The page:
“Jisc and LYRASIS, a global non-profit membership association providing technology and content solutions for libraries, museums, and archives, are joining forces to introduce Institutional Repository Usage Statistics (IRUS) in the United States. IRUS-US is the first service to bring together standards-based usage statistics of participating repositories in the US.”


May 20, 2020

Pathology & Oncology Researchtransitions to Open Access with Frontiers

“Frontiers is thrilled to announce that the journal Pathology & Oncology Research, currently published by Springer Nature, will be transferring to Frontiers as of January 2021. The journal will also be transitioning from a Subscription, Hybrid model to Gold Open Access.”

May 12, 2020

The American Society for Biochemistry and Molecular Biology and Elsevier announce new publishing partnership

“The American Society for Biochemistry and Molecular Biology (ASBMB) and Elsevier are delighted to announce a new partnership to publish the ASBMB’s Journal of Biological Chemistry (JBC), Molecular & Cellular Proteomics (MCP) and Journal of Lipid Research (JLR). As part of this agreement, all three titles will move to a gold open access (OA) publishing model.”

May 11, 2020

New OA Journal of European Landscapes by Amsterdam University Press launched on ARPHA

Journal of European Landscape (JEL), an openly accessible, peer-reviewed academic outlet, was launched by Amsterdam University Press (AUP) with the aim to bridge the gap between heritage and future-proof landscapes, between local and international perspectives, between what is and what is only in the eye of the beholder.”

May 7, 2020

animal announces move to Gold Open Access and launch of new publishing agreement with Elsevier

animal, a monthly international journal of animal bioscience, is delighted to announce it has entered into a new publishing agreement with Elsevier beginning 1st January, 2021. As part of this agreement, animal will move to Gold Open Access (OA), with all future published articles being shared worldwide.”

May 4, 2020

IAVS and Pensoft launch a gold OA journal on vegetation classification on ARPHA platform

“Last summer, the International Association for Vegetation Science (IAVS) took the decision to launch a gold open-access academic journal, titled Vegetation Classification and Survey (VCS). Then, IAVS signed a contract with the scientific publisher and technology provider Pensoft and its self-developed innovative, fast-track scholarly platform ARPHA.”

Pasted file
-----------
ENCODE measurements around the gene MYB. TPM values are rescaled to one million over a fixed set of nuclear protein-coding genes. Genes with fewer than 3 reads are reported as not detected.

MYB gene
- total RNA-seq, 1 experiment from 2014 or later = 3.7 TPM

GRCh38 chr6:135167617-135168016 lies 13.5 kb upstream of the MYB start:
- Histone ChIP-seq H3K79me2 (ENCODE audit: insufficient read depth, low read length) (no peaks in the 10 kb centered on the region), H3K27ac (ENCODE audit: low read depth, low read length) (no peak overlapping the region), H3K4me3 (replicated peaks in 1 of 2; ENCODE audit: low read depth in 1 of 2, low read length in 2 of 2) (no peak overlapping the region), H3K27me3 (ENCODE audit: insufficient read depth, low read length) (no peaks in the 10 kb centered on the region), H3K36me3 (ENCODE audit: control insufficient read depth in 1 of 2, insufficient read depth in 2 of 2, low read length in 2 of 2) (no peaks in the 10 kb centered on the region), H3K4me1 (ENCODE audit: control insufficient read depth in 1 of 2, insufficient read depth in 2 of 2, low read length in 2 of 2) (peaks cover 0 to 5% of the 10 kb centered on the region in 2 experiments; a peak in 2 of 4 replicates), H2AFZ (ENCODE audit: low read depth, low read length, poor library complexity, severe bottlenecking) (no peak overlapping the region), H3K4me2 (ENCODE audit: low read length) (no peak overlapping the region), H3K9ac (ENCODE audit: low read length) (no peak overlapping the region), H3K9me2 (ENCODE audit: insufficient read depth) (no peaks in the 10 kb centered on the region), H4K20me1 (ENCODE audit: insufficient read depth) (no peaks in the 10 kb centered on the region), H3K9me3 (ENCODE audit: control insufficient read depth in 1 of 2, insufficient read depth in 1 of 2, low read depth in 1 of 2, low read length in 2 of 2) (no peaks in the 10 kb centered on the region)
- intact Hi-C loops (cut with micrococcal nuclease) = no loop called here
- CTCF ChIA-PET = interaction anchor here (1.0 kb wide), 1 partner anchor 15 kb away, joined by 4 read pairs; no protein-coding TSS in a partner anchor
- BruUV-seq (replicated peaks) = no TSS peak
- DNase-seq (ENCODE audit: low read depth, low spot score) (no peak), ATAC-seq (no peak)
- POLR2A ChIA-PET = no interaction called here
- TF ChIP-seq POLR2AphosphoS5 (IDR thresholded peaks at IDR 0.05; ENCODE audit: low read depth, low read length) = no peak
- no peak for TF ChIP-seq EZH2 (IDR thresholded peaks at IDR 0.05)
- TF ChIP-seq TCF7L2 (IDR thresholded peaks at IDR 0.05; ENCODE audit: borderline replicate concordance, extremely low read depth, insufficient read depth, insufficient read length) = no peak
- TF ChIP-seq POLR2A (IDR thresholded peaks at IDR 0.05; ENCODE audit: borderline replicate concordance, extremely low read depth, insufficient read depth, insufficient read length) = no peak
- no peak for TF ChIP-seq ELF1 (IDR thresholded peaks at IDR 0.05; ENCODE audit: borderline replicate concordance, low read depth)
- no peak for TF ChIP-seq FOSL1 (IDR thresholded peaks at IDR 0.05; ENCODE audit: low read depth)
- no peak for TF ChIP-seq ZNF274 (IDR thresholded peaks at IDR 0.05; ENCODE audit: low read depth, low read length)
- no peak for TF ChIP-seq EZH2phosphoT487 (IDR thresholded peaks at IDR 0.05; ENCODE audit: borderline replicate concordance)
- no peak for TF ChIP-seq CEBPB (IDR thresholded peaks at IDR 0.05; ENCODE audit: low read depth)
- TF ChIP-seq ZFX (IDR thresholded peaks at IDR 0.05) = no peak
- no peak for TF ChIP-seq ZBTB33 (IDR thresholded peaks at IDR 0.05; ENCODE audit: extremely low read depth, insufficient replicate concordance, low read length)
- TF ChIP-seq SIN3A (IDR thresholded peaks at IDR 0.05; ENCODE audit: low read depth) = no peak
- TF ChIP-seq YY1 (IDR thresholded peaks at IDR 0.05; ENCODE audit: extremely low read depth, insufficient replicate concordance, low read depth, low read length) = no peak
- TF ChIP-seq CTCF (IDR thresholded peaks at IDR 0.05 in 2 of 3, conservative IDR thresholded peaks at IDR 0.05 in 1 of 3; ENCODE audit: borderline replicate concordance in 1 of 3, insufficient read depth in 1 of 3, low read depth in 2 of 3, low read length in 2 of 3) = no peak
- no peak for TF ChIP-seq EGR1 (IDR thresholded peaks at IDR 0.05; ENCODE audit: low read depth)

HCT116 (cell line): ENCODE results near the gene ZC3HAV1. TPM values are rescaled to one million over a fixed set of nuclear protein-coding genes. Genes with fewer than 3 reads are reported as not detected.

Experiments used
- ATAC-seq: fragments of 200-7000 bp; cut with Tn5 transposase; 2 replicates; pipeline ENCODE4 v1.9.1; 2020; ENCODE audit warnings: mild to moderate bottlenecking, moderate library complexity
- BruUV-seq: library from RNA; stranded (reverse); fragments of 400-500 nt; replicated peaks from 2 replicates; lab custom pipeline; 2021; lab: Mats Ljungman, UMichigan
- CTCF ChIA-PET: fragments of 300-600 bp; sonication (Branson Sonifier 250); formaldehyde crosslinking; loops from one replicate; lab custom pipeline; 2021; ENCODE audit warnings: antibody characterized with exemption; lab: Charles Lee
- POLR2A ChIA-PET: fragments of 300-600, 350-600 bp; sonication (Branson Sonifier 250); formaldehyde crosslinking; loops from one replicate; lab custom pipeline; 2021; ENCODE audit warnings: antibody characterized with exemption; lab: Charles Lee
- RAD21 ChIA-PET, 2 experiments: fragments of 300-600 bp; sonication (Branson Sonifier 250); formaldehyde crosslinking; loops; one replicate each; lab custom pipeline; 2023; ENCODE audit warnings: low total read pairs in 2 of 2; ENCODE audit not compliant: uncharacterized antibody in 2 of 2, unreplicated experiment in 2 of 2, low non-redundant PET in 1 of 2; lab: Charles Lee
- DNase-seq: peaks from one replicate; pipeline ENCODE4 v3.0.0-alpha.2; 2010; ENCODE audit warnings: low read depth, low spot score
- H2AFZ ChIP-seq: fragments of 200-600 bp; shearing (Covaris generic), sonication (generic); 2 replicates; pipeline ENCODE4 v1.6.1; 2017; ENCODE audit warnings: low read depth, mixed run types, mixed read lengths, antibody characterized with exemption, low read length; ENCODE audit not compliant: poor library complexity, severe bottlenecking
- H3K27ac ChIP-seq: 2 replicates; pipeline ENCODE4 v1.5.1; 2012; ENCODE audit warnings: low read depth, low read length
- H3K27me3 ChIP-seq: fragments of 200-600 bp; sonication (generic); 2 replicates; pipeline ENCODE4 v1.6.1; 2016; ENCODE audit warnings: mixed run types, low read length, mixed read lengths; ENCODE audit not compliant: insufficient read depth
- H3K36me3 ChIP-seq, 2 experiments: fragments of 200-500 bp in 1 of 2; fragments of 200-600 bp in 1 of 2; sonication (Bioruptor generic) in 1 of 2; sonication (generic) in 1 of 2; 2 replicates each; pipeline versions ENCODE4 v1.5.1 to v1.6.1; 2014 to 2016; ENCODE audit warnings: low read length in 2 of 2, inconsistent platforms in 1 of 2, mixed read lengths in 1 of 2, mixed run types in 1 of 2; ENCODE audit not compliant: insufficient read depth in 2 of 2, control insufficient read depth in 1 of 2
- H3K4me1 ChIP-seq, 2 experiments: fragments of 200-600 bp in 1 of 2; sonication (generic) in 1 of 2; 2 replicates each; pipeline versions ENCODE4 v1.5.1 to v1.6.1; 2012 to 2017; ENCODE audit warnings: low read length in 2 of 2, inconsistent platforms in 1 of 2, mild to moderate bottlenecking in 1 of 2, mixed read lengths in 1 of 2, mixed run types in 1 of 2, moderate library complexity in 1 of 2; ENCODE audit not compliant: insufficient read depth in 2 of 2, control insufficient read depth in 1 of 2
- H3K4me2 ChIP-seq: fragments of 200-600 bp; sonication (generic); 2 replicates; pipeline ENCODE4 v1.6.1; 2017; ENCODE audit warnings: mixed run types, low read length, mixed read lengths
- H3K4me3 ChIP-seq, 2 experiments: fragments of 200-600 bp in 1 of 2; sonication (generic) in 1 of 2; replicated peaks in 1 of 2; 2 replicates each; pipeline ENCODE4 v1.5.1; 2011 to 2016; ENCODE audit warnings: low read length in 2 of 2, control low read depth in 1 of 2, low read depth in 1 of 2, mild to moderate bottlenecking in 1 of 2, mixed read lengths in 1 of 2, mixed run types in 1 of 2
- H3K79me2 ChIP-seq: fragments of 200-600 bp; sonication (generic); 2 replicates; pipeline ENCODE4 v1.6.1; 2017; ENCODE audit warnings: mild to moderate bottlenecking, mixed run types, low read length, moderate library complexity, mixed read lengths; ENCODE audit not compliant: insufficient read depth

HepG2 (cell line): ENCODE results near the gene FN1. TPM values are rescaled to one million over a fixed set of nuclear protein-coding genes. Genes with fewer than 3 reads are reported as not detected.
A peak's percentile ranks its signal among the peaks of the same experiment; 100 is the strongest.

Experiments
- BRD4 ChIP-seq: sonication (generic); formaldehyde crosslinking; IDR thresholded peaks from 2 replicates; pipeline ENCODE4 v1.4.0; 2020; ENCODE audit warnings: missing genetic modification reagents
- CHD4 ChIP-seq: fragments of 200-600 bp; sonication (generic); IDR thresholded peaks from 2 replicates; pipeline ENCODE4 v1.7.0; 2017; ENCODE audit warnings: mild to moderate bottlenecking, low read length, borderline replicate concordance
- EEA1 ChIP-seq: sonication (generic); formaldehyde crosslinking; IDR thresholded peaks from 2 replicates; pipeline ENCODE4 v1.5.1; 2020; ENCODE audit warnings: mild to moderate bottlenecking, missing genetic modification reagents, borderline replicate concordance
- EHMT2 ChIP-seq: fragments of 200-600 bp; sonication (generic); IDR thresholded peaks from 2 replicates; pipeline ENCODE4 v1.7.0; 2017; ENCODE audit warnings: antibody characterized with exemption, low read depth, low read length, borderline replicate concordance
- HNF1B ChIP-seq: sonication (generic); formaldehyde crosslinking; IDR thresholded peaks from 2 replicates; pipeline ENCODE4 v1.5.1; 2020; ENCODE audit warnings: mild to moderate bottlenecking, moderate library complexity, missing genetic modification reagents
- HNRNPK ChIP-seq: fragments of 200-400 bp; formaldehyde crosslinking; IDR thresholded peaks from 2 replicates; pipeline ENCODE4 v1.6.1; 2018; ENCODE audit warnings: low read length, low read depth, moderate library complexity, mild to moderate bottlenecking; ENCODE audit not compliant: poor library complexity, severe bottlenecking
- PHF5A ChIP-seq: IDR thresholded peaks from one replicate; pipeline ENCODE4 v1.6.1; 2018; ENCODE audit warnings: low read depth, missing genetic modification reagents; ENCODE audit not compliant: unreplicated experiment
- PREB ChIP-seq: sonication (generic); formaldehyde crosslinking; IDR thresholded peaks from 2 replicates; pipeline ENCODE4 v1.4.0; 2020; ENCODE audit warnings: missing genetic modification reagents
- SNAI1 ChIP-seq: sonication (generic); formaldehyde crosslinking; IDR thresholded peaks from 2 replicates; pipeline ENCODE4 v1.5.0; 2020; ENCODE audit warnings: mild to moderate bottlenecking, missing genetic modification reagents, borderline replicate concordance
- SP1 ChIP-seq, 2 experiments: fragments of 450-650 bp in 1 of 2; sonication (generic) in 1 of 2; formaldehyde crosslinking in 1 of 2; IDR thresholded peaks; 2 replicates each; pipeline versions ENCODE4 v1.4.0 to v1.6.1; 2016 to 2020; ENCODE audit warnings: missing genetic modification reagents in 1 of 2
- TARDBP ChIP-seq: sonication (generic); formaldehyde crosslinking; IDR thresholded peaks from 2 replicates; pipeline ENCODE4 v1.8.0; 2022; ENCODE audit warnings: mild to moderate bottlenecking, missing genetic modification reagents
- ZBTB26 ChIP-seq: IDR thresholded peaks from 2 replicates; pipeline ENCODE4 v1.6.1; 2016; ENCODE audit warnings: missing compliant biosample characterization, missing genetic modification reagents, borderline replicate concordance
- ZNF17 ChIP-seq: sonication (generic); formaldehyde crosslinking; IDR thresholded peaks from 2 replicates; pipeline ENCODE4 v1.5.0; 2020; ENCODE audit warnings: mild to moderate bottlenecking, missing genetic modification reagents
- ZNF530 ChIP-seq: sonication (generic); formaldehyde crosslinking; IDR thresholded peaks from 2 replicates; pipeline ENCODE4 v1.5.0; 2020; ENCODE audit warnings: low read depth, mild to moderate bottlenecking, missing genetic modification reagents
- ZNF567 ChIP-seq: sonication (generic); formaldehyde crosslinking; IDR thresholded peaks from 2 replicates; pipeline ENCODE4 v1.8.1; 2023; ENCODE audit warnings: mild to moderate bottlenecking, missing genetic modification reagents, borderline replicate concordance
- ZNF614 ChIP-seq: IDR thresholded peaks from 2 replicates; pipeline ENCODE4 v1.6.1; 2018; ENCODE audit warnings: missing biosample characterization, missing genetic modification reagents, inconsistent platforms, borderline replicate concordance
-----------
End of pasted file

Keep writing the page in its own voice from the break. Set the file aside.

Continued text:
May 1, 2020

The International Journal of Public Health transitions to Open Access

“The International Journal of Public Health is pleased to announce that from January 2021 it will transition from a subscription model to Gold Open Access. The journal will also be transferring from its current publisher Springer Nature to Frontiers, a leading Gold Open Access publisher offering tailored services and a highly technologically advanced platform.”

May 1, 2020

Oxford University Press launches a new open access journal series

“Oxford University Press (OUP) today announces the first two titles in the new flagship open access journal series. The Oxford Open series launches today with Oxford Open Immunology and Oxford Open Materials Science.”

April 30, 2020

UC Press and UC Global Health Institute Announce Partnership to Launch Advances in Global Health

“University of California Press is delighted to announce a partnership with the UC Global Health Institute to develop a new transdisciplinary, open access journal, Advances in Global Health, that will showcase the latest research devoted to improving worldwide health outcomes.”